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By: Gautam Y. Reddy
The Georgia Court of Appeals recently issued an opinion dismissing a paving subcontractor’s claims for payment. The case, First Bank of Georgia v. Robertson Grading, Inc., (Case No. A14A0701), represents a rather harsh result for the subcontractor, Robertson Grading. In doing so, it serves as a reminder for subcontractors in Georgia to follow certain prudent business practices.
The facts are as follows: Robertson contracted with general contractor R & B Construction to perform paving work at a project for around $400,000. To ensure that R & B had sufficient funds to pay for this work, Robertson asked for and received a list of credit references from R & B. This list included First Bank of Georgia (“the Bank”), the eventual defendant in this action. Before beginning work but after signing the contract, Robertson met with the Bank. During this meeting, the Bank reassured Robertson that it “would get paid for the paving” and that it would notify Robertson if any problems arose.
Satisfied with this assurance, Robertson began paving and subsequently submitted its first invoice to R & B for around $124,000. However, R & B did not pay this invoice, thus prompting Robertson to meet with the Bank. During this meeting, the Bank stated that it wanted to issue one check at the end of the work and promised that Robertson would get paid. Robertson then told the Bank that it expected the paving work to be finished in two to three weeks. However, Robertson’s work was delayed because R & B requested extra work. Due to this request and increased material prices, Robertson’s final invoice totaled nearly $450,000. Robertson was not paid for this invoice either so it again contacted the Bank. This time, the Bank informed Robertson that because R & B had missed its last payment on its construction loan, the Bank was no longer disbursing funds on the account.
In response, Robertson filed a lien on the property while R & B simultaneously filed for bankruptcy. Unfortunately for Robertson, the bankruptcy court found that the lien was not properly perfected. Thus, Robertson’s only option was to seek payment as an unsecured creditor. The Bank then foreclosed on the property and managed to sell it all for a profit of over $1 million. It later admitted that these sales would not have been possible if the streets were not paved.
Upon reading these facts, one would assume that Robertson should have some sort of legal recourse against the Bank. Indeed, Robertson brought claims of promissory estoppel, unjust enrichment, negligent misrepresentation, and fraud. At the trial court, the jury found in favor of Robertson on the first three claims and awarded it $448,600.65 in damages and $149,500 in attorney’s fees. However, the Georgia Court of Appeals reversed this ruling, holding that the trial court erred in not dismissing each of these claims.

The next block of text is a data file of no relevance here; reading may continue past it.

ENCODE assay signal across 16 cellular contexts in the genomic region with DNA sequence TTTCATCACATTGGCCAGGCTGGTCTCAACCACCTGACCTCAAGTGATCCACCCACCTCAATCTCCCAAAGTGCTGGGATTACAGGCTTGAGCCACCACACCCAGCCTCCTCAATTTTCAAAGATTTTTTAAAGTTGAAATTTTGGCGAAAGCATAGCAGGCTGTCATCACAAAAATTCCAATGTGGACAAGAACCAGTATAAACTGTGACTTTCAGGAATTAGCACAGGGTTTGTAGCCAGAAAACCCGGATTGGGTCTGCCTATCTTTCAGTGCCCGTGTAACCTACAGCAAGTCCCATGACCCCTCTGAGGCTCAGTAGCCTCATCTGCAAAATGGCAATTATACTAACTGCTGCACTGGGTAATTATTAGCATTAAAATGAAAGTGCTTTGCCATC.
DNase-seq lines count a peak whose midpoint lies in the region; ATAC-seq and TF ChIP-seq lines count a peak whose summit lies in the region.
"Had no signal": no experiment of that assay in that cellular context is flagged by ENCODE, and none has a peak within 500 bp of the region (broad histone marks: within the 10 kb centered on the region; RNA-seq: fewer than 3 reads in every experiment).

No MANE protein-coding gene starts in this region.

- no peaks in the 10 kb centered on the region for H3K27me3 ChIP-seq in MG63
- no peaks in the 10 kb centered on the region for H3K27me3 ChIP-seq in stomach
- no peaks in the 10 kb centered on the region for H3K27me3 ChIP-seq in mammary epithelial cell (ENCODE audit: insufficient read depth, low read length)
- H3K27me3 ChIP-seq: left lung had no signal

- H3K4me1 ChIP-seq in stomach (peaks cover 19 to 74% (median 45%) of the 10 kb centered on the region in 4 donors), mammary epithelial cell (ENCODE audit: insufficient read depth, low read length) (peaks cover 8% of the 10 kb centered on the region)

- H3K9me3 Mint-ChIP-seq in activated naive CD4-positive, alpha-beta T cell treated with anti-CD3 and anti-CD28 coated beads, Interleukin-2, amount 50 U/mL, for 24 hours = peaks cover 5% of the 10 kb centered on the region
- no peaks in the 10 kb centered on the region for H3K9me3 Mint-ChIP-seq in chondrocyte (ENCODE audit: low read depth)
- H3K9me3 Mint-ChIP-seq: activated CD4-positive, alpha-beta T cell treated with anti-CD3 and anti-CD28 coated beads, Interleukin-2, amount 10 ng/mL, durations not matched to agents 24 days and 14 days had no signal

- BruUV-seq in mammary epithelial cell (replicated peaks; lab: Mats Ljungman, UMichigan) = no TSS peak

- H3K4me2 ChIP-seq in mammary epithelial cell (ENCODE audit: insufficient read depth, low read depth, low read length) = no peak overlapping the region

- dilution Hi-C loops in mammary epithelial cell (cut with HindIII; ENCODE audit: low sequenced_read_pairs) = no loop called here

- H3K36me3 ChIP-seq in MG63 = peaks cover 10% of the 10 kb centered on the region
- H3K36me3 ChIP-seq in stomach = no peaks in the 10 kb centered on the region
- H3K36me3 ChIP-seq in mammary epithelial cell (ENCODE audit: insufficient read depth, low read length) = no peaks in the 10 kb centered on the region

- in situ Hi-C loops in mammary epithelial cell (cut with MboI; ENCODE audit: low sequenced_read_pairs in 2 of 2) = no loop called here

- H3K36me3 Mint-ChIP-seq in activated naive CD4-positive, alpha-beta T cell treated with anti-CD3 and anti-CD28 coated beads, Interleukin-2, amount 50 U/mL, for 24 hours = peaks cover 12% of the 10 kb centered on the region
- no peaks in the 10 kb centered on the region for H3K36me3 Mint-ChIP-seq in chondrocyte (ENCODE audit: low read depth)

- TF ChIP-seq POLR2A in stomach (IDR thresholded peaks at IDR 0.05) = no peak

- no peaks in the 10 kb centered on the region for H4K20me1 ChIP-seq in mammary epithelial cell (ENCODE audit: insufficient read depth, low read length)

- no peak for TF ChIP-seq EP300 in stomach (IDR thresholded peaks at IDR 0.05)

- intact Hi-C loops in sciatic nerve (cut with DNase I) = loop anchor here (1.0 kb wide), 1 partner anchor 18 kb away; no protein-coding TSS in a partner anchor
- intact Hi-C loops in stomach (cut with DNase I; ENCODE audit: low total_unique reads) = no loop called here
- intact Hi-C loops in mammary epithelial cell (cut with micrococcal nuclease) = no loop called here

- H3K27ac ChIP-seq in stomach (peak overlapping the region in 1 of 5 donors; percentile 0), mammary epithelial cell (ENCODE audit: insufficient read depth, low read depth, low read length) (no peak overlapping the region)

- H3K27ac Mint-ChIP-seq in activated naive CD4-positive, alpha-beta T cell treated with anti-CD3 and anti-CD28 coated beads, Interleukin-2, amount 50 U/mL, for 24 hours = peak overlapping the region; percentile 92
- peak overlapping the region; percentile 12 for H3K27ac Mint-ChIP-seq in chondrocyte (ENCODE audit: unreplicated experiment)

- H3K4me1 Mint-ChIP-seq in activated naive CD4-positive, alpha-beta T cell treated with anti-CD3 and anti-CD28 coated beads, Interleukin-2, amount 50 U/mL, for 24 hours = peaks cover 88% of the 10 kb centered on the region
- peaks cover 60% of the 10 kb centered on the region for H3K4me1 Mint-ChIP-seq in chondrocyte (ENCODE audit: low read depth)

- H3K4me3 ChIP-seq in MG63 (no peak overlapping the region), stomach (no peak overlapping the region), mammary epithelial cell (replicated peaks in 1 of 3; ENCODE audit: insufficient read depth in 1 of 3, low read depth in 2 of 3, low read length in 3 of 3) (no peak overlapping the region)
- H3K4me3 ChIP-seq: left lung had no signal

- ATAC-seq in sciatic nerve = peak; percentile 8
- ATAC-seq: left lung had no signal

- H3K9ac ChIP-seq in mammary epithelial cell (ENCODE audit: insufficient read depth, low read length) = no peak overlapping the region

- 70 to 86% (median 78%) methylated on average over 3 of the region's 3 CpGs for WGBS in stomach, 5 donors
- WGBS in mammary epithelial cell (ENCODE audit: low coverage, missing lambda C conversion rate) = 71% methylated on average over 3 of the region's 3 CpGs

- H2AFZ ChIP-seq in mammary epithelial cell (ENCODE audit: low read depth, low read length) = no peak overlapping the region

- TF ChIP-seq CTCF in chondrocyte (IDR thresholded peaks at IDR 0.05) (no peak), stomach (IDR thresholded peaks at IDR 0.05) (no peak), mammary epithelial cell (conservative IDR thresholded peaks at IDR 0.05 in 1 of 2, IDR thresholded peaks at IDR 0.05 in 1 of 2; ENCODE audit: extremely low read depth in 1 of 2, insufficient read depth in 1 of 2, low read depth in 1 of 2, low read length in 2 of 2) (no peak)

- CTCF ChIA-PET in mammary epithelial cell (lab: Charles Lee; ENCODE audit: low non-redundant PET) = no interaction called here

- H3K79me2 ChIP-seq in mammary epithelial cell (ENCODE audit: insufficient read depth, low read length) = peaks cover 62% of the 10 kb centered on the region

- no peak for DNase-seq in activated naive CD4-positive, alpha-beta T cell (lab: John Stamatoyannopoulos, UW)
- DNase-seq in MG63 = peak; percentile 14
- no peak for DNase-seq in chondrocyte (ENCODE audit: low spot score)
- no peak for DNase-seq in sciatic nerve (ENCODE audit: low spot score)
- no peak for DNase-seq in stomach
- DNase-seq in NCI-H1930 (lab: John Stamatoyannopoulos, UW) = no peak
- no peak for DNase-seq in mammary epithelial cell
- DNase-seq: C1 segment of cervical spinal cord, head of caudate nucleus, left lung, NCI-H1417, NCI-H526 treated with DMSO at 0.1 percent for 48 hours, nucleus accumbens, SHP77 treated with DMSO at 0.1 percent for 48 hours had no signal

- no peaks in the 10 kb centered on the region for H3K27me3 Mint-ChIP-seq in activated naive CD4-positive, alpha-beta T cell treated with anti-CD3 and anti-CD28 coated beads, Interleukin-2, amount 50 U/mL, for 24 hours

For the promissory estoppel claim, the court stated that Robertson had to show that it reasonably and exclusively relied on the Bank’s promises. Here, Robertson had already contracted with R & B before talking to the Bank. Thus, the court held that Robertson could not have relied on the Bank’s promises in entering the contract.
Robertson also asserted a promissory estoppel claim for the Bank’s promise that it would issue one final check after completion of the work. The court held that the Bank’s promise was conditioned on Robertson completing the work in two to three weeks, as it represented to the Bank. Although Robertson was not responsible for the delay, the court noted that Robertson did not communicate this to the Bank. Thus, the court held that Robertson “unilaterally changed the terms on which the promise was made” and could not sustain a claim for promissory estoppel.
Next, the court held that Robertson’s negligent misrepresentation claim must fail because there was no evidence of proximate damage from the Bank’s negligent misrepresentation. In layman’s terms, this means that Robertson could not show that the Bank’s misrepresentation was the cause of any economic damage it suffered. Again, the court’s reasoning was that Robertson contracted with R & B prior to meeting with the Bank. Thus, any misrepresentation the Bank made regarding its ability to pay had no effect on Robertson’s decision to contract with R & B. The court held that R & B’s default on the loan was the proximate cause of the damages. R & B’s default was unrelated to any misrepresentations made by the Bank.
Finally, the court addressed Robertson’s unjust enrichment claim. Here, the court simply stated that under Georgia case law, Robertson’s sole remedy was filing a lien and that any enrichment by the Bank was not unjust because it resulted via foreclosure. The Bank’s enrichment did not result from any contract it had with Robertson because Robertson’s only contract was with R & B.
This case serves as a valuable lesson for subcontractors operating in Georgia. First, if you have any doubts about the general contractor’s ability to pay, confer with its creditors before signing the contract. Second, do not take a creditor’s promise to pay at face value without some sort of written agreement. Here, even though Robertson was not paid on its first invoice, it did not file a lien or take any other such measure. Instead, it relied on the Bank’s assurances and ultimately paid the price for this. Finally, make absolutely sure to perfect any liens you file. Robertson could have avoided much of this predicament by simply perfecting its lien.